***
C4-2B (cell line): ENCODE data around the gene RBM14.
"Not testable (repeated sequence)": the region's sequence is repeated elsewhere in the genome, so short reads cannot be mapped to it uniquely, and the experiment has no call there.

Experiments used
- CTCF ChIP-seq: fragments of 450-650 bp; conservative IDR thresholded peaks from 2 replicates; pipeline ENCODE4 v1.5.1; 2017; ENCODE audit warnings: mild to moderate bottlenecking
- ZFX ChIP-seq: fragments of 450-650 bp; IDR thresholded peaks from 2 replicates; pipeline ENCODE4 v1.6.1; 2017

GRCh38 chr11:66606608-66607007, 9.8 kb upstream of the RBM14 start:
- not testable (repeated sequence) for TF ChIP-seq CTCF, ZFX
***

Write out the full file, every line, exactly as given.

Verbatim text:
C4-2B (cell line): ENCODE data around the gene RBM14.
"Not testable (repeated sequence)": the region's sequence is repeated elsewhere in the genome, so short reads cannot be mapped to it uniquely, and the experiment has no call there.

Experiments used
- CTCF ChIP-seq: fragments of 450-650 bp; conservative IDR thresholded peaks from 2 replicates; pipeline ENCODE4 v1.5.1; 2017; ENCODE audit warnings: mild to moderate bottlenecking
- ZFX ChIP-seq: fragments of 450-650 bp; IDR thresholded peaks from 2 replicates; pipeline ENCODE4 v1.6.1; 2017

GRCh38 chr11:66606608-66607007, 9.8 kb upstream of the RBM14 start:
- not testable (repeated sequence) for TF ChIP-seq CTCF, ZFX